blueorison wrote:Heavier grains = more impact/energy on target. For target shooting, it is generally more accurate and your bullet is more stable in flight. That's the short version. As long as you have the right twist (you do), you can use heavier grain such as 77gr, 80gr, 90gr, and 100gr (I'd recommend a 6.+ twist for the 100gr, but 1:7 will handle it fine).
Gotcha. Thanks. So at what range will one notice an accuracy difference? From 25 yards and beyond, or do you have to be shooting 100 yards or more to see increased accuracy? Until I get the 3X FTS magnifier for my FS2000, I'll only be shooting 25 to 75 yards. When I upgrade to 100 yards, would I see an accuracy improvement going from using 55gr to 77gr?
Like I said, that was the highly condensed answer
At 25-75 yards, you can use the worst factory ammunition and you wont get more than a 1-2 inch deviation from the X you're aiming at.
There are many variables and factors that go into rounds. I'm assuming you're dealing with factory rounds, so that makes it easier to discuss. Good handloads, however, will outperform ANY factory ammunition you buy. So you might want to look into reloading. The way the brass is prepped, the quality and brand of brass used, the powder used, the bullet, the reloading equipment, seating depth of the bullet, crimps, cannelures, primers, etc. all factor into the accuracy of the round downrange.
However, with factory ammunition, this is not your concern per se, as they have been loaded for you and you cannot modify (see: should not modify...) factory ammunition for 5.56/.223.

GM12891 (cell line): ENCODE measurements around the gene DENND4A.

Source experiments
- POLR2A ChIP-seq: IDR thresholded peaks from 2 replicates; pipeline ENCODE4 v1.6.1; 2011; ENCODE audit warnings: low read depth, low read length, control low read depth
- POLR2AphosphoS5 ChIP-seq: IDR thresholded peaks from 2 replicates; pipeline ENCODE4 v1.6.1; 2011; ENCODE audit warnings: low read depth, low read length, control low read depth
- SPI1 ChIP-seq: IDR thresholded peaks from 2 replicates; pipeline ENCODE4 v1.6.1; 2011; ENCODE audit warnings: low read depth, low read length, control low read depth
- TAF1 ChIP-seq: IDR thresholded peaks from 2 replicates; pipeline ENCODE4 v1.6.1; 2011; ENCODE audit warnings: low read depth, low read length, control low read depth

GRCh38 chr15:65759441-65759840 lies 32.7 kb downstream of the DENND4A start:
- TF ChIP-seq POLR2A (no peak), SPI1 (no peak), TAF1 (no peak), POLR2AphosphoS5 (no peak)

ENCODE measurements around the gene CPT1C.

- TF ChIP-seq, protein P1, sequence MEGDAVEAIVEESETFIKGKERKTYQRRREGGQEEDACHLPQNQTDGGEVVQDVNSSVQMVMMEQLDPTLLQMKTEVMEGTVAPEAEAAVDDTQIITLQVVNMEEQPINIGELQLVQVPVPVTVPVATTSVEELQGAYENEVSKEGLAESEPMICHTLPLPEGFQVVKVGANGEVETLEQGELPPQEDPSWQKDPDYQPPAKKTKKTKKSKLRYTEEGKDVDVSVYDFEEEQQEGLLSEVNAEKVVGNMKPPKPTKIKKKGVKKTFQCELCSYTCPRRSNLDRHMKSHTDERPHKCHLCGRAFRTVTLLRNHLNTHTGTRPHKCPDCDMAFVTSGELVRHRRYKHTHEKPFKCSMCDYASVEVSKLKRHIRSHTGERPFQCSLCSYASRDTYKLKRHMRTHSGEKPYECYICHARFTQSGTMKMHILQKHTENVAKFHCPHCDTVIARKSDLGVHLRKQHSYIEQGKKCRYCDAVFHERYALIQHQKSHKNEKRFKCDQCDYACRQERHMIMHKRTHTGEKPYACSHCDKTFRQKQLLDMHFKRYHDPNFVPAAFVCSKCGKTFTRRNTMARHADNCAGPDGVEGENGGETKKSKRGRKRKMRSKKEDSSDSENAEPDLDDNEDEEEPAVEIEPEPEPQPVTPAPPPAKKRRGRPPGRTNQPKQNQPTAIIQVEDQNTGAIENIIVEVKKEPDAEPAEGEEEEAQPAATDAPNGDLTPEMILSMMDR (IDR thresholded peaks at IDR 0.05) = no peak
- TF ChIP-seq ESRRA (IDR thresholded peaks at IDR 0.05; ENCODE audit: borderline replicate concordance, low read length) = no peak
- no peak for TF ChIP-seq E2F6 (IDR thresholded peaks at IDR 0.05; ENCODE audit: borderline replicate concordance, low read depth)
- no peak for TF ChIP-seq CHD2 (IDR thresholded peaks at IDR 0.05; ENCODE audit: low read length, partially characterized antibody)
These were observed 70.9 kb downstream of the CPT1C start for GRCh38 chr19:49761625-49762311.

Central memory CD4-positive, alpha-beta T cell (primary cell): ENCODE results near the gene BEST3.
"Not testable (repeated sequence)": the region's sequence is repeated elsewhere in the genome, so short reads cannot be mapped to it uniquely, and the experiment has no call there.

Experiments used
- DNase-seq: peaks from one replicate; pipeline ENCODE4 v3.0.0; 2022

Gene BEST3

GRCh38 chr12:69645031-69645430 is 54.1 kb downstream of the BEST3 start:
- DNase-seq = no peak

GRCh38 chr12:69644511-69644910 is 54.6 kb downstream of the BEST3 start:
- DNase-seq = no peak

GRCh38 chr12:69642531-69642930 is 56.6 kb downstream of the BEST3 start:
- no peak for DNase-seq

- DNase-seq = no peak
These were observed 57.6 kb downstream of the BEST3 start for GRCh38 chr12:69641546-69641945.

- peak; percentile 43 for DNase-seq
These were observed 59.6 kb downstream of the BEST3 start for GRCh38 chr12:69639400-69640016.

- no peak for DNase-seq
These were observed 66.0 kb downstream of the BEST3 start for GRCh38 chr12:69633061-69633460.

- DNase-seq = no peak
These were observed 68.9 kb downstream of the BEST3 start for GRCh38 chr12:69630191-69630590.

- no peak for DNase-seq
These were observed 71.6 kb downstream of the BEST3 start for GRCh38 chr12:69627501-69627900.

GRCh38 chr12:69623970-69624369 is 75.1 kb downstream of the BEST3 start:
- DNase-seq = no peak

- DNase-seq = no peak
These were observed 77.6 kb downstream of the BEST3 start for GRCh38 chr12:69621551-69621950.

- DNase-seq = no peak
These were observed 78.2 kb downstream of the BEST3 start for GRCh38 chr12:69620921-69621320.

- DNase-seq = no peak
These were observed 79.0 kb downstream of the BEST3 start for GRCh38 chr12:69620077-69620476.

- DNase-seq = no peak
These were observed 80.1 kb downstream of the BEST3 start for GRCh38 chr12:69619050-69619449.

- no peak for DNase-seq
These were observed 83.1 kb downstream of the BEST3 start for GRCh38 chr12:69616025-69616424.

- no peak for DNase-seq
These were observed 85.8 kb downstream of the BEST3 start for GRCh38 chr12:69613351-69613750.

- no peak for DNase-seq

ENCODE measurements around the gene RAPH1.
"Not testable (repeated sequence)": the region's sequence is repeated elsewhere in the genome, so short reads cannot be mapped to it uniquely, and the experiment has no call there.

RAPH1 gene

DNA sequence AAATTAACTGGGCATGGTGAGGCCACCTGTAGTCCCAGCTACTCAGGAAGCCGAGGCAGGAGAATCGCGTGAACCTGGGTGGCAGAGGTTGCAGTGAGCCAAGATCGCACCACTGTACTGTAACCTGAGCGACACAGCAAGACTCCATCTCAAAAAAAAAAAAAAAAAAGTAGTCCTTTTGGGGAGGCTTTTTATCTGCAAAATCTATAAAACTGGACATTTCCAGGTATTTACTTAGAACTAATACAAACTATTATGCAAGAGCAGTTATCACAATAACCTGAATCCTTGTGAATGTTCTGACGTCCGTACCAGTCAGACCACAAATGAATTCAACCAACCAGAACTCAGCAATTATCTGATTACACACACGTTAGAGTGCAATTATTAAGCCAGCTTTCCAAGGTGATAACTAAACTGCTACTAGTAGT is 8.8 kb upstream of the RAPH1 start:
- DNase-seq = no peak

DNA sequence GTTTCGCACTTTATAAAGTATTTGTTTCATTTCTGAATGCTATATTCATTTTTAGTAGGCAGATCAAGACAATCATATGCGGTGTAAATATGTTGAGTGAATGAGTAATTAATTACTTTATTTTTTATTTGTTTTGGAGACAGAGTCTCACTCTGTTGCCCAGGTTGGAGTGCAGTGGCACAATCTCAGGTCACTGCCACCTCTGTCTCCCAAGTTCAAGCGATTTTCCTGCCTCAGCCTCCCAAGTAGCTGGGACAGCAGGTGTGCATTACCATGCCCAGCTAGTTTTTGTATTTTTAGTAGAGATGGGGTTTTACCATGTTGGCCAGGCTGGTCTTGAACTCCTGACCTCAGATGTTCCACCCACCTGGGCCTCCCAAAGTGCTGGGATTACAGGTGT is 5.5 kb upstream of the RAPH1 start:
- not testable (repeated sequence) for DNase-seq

Just because the round is heavier, does not mean it is a definite candidate for higher accuracy. As I always mandate, correlation does not imply causation. If you buy wolf 75gr, PMC 55gr will still be more accurate than the heavier round. This is because the quality of the wolf 75gr is considerably crap compared to PMC's quality. So the fact that a heavier grain bullet has a better sustained flight path in general doesn't always mean it is more accurate than a lighter grain. One way to understand this is that if any factory loaded a 75gr and 55gr with the correct powder ratios using the same primer and casing specs, the 75 gr will most likely be more accurate at longer distances. However, different mfg's use different brass, powders, etc.
However, most manufacturers WILL reserve the higher grain bullets (which are more expensive) for better quality ammunition that is "match" accurate; that is, more accurate than normal "plinking" ammunition. Thus, heavier grains does usually correlate to match and more accurate rounds. The term "match" doesn't always mean you're getting accurate ammunition, many mfg's just use it as a term to sell their relabeled crap.
I've shot every factory round you can find in the stores, and even those that you can't. I actually just spent a year and hundreds of dollars testing ammunition for the 5.56. If you have any other questions, feel free to ask and I'll do my best to answer them concisely and succinctly.
At this point, shooting at 75 yards, I wouldn't worry about purchasing match ammunition, just shoot what is cheapest and more economical and get your shooting skill level up to where it needs to be for that 100-300yard shot i the future
When you do get a chance to shoot 100-300yds, send me a PM and I'll recommend you some good ammunition.
Hope that has cleared things up.